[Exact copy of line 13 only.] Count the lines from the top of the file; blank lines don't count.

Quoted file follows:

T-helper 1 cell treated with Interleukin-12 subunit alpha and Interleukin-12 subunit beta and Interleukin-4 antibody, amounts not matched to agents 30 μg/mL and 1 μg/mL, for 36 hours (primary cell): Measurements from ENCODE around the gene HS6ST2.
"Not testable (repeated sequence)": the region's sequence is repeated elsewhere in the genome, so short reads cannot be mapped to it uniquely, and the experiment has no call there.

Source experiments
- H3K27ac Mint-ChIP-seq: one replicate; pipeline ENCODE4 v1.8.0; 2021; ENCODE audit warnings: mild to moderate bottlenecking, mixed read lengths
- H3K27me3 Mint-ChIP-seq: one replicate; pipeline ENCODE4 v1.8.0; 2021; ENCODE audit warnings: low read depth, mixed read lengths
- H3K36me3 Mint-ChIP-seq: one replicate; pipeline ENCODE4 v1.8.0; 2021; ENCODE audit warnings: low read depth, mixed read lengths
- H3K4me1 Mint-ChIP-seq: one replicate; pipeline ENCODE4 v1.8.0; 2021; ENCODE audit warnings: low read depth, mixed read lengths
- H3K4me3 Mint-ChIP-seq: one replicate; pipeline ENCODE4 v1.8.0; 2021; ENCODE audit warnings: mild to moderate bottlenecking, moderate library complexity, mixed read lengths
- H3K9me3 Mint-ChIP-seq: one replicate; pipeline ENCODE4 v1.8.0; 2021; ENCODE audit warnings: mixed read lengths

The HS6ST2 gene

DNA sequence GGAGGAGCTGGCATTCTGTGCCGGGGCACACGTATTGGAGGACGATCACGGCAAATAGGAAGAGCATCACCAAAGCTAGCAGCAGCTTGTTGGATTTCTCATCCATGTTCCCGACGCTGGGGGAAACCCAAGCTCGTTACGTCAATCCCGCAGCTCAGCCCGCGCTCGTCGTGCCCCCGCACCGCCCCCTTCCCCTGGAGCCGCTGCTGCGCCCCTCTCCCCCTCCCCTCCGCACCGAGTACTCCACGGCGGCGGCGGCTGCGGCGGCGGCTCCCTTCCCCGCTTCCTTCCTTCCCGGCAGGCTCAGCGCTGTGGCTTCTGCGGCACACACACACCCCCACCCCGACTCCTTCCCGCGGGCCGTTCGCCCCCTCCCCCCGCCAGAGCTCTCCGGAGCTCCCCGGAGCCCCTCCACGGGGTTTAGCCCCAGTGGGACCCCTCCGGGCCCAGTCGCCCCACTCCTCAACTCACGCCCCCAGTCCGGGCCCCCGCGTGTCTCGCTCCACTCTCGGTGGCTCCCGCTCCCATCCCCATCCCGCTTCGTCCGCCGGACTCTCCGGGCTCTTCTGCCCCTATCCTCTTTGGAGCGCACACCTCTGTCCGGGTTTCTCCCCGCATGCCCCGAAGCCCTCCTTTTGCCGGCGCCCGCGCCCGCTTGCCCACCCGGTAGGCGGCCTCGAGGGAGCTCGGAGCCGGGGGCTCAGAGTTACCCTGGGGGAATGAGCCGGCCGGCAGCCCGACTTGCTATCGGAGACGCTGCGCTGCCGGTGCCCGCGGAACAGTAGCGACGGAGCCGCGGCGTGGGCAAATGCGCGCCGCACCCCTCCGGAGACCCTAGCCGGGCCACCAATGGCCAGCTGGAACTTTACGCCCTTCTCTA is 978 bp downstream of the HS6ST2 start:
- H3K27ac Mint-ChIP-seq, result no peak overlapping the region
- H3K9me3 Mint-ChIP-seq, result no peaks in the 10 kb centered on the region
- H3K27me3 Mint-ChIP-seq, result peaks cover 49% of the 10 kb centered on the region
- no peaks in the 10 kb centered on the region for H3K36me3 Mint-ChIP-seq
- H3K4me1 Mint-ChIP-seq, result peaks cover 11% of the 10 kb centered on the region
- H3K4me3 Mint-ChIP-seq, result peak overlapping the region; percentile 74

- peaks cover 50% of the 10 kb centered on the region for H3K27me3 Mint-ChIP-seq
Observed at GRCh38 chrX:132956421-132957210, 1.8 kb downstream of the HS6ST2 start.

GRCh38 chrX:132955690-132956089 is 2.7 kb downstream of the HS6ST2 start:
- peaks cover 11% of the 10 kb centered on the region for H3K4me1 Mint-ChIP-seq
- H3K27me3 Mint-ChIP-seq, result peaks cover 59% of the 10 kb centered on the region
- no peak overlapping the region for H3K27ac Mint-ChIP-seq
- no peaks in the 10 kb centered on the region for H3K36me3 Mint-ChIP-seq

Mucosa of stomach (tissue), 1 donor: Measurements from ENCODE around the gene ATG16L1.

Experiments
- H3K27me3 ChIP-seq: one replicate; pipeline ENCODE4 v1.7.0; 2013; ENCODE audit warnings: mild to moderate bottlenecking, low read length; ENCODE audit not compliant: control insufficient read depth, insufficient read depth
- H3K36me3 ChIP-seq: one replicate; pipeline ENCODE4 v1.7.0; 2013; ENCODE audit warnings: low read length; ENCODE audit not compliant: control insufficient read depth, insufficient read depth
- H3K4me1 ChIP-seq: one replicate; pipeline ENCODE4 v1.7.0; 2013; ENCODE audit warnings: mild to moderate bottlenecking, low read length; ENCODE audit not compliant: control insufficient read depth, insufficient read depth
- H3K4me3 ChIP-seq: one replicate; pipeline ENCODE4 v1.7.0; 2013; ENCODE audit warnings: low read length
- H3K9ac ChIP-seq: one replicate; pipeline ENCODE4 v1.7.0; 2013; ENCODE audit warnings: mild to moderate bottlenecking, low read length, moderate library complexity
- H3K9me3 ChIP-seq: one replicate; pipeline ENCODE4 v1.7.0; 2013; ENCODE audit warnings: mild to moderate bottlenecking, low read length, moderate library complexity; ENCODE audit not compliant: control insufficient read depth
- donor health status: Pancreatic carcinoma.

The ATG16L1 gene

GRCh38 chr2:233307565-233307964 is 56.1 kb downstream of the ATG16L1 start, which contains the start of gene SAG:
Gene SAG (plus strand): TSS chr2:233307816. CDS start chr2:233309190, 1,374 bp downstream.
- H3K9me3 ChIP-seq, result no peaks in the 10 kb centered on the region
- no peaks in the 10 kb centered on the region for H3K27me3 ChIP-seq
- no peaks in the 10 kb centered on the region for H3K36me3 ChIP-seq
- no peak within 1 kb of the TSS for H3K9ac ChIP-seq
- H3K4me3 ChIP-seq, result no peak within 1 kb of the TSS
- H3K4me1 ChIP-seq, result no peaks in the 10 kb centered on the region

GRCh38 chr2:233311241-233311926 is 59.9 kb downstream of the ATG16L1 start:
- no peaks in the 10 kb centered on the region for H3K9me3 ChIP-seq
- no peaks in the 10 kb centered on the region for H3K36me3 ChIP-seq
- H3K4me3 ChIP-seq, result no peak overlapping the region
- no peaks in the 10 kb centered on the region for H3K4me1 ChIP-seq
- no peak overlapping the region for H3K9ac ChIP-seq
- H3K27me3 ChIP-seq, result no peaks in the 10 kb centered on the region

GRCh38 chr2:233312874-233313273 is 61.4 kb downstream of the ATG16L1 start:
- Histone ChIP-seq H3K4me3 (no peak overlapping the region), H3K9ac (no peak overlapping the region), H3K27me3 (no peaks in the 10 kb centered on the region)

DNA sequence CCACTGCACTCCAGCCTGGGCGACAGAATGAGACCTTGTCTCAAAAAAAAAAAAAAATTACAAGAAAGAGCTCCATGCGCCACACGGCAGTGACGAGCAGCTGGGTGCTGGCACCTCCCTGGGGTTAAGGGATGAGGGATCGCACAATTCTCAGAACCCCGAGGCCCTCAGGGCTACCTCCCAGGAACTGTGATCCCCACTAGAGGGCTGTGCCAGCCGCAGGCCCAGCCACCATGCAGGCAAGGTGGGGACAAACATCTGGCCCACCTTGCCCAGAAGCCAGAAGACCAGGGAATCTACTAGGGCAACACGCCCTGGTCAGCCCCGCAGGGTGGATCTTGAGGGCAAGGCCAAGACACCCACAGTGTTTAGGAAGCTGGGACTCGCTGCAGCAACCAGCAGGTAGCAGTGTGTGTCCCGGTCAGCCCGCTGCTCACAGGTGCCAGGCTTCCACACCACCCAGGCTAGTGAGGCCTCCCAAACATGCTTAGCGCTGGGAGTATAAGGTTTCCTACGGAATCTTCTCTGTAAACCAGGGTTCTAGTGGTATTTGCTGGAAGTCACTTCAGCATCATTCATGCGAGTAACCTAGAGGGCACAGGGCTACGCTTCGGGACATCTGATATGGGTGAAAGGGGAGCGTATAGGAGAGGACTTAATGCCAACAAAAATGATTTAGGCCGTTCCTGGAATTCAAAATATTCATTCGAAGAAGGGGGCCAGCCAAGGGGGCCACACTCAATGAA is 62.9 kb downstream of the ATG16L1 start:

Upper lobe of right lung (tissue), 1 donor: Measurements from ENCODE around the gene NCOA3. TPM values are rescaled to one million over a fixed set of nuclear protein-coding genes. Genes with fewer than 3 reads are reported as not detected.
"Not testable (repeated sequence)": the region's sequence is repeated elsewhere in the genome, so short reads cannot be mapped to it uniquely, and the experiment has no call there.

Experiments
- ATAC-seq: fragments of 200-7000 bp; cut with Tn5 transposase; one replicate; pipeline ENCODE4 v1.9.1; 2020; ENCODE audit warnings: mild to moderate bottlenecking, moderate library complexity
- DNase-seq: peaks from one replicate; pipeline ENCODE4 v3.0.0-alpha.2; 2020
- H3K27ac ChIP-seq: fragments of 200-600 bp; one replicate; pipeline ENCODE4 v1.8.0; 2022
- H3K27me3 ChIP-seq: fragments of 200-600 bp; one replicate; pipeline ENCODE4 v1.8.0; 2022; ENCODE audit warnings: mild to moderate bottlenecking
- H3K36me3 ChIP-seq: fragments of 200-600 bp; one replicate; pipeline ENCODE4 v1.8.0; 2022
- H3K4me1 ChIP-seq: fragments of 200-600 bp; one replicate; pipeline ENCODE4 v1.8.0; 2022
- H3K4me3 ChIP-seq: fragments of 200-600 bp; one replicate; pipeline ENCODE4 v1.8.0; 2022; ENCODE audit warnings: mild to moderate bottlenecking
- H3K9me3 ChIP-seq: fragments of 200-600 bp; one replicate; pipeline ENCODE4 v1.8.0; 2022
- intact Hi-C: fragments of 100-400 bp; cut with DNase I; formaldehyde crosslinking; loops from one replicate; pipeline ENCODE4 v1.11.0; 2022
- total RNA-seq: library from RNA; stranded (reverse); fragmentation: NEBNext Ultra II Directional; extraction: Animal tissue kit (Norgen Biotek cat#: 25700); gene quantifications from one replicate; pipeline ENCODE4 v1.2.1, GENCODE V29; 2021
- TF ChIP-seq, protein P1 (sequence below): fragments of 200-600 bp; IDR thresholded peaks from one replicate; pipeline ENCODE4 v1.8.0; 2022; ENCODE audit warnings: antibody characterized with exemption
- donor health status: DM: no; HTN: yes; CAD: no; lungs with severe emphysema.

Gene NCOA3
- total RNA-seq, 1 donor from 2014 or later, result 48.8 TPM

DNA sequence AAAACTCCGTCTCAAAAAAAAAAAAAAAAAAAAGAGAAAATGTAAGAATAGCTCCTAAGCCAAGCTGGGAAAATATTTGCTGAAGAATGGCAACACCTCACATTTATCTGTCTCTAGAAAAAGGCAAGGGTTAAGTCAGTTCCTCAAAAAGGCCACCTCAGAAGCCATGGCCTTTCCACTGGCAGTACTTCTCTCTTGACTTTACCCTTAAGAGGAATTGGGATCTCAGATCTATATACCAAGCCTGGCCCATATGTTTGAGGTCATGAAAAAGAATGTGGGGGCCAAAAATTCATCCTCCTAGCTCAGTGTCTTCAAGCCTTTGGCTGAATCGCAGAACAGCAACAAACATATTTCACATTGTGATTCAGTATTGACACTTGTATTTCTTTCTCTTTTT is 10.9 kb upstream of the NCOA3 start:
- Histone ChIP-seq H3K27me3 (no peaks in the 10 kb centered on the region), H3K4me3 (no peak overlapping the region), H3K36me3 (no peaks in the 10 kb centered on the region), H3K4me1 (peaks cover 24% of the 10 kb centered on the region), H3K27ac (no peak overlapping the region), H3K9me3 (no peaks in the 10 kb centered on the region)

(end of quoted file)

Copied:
- H3K9me3 Mint-ChIP-seq, result no peaks in the 10 kb centered on the region